- Jessica Alexander
Whether you’ve served in the Armed Forces for two or 20 years, transitioning from the military to a civilian career can pose unique challenges. Some veterans find themselves unemployed for months as they struggle to decide what career path they want to take as a civilian, or to find an open door in the industry they’ve chosen. If this hits close to home, don’t give up hope. In this blog post, Vice President of Operations John McAssey shares his career transition story, as well as tips for how you can make your own a little smoother.
John began his career in environmental services with Vironex, an environmental and geotechnical drilling company, in 1995. He began his career as a Field Technician but was quickly promoted to Regional Manager for the Northern California office. When Vironex was acquired in 2015 by Cascade, he was again promoted to Director and, most recently, to Vice President.
After 25 years in the industry, John is a well-regarded subject matter expert and leader. But even some colleagues may not know the foundation for his career was laid in 1990, when John began five years of service as a Sergeant in the US Marine Corps. There, his Military Occupation Specialty (MOS) was 6112, better known as an Aircraft Mechanic. John worked as a Crew Chief specializing on the CH-46 helicopter. Throughout his career, John was stationed at Marine Corps Air Station Tustin in California, Marine Corps Air Station Futenma in Okinawa Japan, and served in Somalia in support of Operation Restore Hope.
The transition from a military to a civilian career wasn’t clear cut for John. He initially thought with the aircraft training and certifications he acquired during his time in the Marines, it would make sense to go into the aviation industry.
But one thing in particular drew him into environmental services instead, and that was his experience managing his squadron’s HAZMAT program in Okinawa as a non-commissioned officer. In this role, he was able to complete his 40-hour OSHA training and had initial exposure to the environmental field.
TAKEAWAY: As veterans, it’s easy to forget we’ve worn many hats during our military service, whether through volunteer work or additional duties. Those roles can lead to potential careers in civilian life, so don’t overlook or downplay them when making your transition.
The job hunt is hard, and searching as a transitioning veteran has its own specific challenges. Many veterans don’t know how to conduct a job search, who to talk to or call, or even how to interview—because those aren’t skills you need to advance your career in the service.
When John was job hunting, he focused on learning those skills and ensuring he made a good impression, whether on paper or in person. He found ways to highlight the transferable skills he’d gained during his military service, and show how they would benefit his future employer.
TAKEAWAY: You can improve your job search and interviewing skills, and learn how to highlight your skills and strengths. Check out organizations like the Centurion Military Alliance that provide training to veterans and their spouses, job boards like RecruitMilitary that connect candidates with veteran-friendly employers, and portals like Military OneSource to help you build a civilian resume and cover letter.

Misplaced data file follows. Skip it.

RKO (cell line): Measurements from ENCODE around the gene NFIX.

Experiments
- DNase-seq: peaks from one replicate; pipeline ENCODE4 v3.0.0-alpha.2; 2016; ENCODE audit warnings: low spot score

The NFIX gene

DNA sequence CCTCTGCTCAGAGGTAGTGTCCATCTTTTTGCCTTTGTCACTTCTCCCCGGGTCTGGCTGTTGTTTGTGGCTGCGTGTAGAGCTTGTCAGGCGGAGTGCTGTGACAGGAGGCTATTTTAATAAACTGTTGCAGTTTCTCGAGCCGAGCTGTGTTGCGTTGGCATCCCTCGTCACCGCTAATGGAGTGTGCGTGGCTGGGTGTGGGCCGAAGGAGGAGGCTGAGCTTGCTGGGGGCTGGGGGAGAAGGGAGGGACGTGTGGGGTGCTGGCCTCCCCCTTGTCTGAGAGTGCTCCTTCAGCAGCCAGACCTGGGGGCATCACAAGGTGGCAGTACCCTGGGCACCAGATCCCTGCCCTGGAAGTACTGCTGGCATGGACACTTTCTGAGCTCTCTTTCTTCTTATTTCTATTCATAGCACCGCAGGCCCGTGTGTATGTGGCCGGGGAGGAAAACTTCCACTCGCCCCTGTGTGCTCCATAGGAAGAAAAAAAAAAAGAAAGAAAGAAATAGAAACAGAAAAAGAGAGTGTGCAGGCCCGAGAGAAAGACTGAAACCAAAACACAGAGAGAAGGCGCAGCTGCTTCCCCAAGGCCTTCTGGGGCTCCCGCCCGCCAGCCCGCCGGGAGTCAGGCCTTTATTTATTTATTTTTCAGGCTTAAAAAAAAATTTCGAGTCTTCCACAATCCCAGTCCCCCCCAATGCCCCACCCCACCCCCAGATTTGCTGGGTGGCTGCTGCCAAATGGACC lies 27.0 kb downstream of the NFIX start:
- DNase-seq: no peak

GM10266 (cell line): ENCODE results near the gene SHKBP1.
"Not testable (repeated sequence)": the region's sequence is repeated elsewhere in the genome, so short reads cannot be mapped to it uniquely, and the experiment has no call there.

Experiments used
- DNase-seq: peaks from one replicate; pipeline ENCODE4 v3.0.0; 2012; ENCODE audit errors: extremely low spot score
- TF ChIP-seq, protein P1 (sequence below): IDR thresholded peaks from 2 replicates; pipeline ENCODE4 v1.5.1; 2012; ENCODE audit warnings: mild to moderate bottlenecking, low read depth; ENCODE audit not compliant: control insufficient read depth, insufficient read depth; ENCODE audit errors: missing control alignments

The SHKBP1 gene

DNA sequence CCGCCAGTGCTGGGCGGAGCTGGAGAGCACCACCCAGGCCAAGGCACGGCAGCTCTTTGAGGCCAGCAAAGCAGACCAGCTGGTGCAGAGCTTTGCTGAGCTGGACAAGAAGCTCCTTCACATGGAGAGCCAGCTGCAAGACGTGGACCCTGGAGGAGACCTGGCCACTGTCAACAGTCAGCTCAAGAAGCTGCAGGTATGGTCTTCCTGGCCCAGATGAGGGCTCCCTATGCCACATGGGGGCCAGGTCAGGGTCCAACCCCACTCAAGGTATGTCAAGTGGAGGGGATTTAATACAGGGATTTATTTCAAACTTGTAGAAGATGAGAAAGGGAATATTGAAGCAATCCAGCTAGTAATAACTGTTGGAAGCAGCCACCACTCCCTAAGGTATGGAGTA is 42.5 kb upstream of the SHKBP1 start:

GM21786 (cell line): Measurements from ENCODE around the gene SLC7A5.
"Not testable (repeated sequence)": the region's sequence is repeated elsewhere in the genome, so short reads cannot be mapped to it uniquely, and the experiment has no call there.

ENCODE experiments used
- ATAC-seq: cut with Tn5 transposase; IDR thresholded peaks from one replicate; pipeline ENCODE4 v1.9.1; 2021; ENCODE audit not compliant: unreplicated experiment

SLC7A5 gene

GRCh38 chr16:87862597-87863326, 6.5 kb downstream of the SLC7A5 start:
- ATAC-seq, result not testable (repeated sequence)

Applying to Vironex was a smart move on John’s part. Not only did he possess relevant skills for the technical specialist role he was applying for, but the company employed many other veterans—meaning they were likely to recognize how John’s skills could easily transfer to a new job. At one point, Vironex was made up of approximately 90% veterans, the majority of which came from the US Marine Corps. This created a workplace culture that reinforced some of the same values and beliefs that were reinforced in the Corps.
John found that hiring veterans was a successful strategy for the company because they seemed to have strong leadership skills, mechanical aptitude, problem solving skills, passion for hands-on work, and were reliable and dependable. These are all transferable skills that, as a veteran, you can showcase when making a move into your civilian career.
Jobseekers sometimes think they don’t qualify for an open position because they don’t have the exact skillset referenced in the job description—but veterans often have many of the skills listed, they’re just used to describing them differently. Don’t let tiny discrepancies between the job description and your experience stop you from applying. Instead, show how the skills you gained during your military service can benefit the employer in the position you are applying for.
TAKEAWAYS: Network with other veterans, and keep in touch with your former colleagues. They may be working for companies that value veterans’ transferable skills and work ethic, and be able to point you toward open opportunities. Additionally, don’t be intimidated by job descriptions that aren’t perfectly aligned with your experience—you may be much closer to the ideal candidate than you think.
According to John, the most rewarding aspect of his career at Cascade has been the ability to lead his team and grow a company with a solid foundation. Clients rely on him, and his superiors trust him to do the job right. That level of trust and freedom provides a sense of ownership over his work and his career that John values.
If you’re a veteran deciding on your next step, John advises taking the time to really examine the skillset you developed in the military, and what it is that you most enjoy doing. This is your career, and when making the jump from military to civilian, you are in total control of where you go next.
Interested in transitioning from the military to a career at Cascade? Reach out to Talent Acquisition Director Jessica Alexander (a veteran herself) at [email protected] or apply today at www.cascade-env.com/careers!